Some progestins, mainly certain 17α-hydroxyprogesterone derivatives, have glucocorticoid activity. This can result, at sufficiently high dosages, in side effects such as symptoms of Cushing's syndrome, steroid diabetes, adrenal suppression and insufficiency, and neuropsychiatric symptoms like depression, anxiety, and irritability. Progestins with the potential for clinically relevant glucocorticoid effects include the 17α-hydroxyprogesterone derivatives chlormadinone acetate, cyproterone acetate, medroxyprogesterone acetate, and megestrol acetate. Hydroxyprogesterone caproate (another 17α-hydroxyprogesterone derivative), in contrast, possesses no such activity.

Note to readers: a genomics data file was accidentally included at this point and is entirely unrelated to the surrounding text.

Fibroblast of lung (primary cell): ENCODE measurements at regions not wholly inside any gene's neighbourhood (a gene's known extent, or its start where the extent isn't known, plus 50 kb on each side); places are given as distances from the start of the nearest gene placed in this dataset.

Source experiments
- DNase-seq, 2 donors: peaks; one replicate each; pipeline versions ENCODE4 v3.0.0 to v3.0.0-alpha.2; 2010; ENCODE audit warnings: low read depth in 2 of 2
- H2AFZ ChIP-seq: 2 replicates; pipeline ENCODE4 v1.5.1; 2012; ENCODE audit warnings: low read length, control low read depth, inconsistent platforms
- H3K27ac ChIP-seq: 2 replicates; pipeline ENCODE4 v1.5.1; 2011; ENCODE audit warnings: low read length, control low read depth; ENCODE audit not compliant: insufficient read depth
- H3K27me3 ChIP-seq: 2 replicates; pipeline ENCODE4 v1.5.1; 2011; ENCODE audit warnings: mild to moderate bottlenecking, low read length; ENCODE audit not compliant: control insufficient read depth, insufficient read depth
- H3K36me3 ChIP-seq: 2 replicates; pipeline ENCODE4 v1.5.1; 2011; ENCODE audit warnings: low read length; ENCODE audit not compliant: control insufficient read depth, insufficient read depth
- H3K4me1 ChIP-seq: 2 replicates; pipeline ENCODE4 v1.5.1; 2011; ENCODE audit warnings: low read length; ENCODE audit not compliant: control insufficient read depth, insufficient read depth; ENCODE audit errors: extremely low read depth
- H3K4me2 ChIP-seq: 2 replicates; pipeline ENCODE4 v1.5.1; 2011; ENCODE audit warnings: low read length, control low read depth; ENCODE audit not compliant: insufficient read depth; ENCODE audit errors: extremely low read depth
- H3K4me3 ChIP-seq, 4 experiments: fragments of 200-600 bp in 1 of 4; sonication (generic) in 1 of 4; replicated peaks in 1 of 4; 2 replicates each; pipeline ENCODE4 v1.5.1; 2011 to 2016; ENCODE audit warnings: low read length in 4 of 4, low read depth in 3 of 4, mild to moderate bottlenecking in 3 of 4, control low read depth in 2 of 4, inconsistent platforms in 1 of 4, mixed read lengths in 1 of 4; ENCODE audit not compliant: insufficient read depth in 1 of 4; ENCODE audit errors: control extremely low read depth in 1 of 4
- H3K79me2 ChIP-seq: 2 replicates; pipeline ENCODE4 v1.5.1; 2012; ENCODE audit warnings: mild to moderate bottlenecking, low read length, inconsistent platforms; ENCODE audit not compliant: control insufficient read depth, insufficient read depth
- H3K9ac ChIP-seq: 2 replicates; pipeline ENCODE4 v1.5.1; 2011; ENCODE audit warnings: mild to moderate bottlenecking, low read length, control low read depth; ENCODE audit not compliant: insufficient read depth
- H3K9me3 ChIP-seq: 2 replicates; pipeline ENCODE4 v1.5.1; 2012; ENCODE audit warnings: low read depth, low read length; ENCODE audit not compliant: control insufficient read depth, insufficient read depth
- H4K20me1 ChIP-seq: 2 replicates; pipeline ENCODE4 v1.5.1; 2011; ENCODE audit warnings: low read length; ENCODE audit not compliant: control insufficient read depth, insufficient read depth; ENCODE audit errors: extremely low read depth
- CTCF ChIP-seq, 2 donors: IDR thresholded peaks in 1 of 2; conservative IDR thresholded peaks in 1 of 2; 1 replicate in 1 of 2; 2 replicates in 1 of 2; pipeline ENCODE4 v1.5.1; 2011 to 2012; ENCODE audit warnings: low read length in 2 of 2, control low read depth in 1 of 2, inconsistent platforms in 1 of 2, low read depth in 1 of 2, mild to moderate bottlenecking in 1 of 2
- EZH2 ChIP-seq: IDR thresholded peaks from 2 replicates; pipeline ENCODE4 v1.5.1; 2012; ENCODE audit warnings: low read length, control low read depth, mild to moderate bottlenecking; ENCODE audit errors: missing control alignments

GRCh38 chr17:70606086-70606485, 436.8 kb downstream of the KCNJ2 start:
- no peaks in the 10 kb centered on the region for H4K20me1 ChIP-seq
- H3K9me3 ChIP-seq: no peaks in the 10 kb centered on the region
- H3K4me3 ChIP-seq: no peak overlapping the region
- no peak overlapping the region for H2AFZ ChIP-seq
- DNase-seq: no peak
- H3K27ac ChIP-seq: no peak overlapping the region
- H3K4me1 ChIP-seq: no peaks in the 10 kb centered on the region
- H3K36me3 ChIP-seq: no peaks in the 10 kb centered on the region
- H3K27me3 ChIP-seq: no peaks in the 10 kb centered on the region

Mechanism of action
Progestins act by binding to and activating the progesterone receptor (PR). Major targets of action include the uterus, the breasts, and the brain. By activating PRs in the hypothalamus and pituitary gland, progestins suppress the secretion of gonadotropins and thereby function as antigonadotropins at sufficient dosages.
The recognition of progesterone's ability to suppress ovulation during pregnancy spawned a search for a similar hormone that could bypass the problems associated with administering progesterone (e.g. low bioavailability when administered orally and local irritation and pain when continually administered parenterally) and, at the same time, serve the purpose of controlling ovulation. The many synthetic hormones that resulted are known as progestins.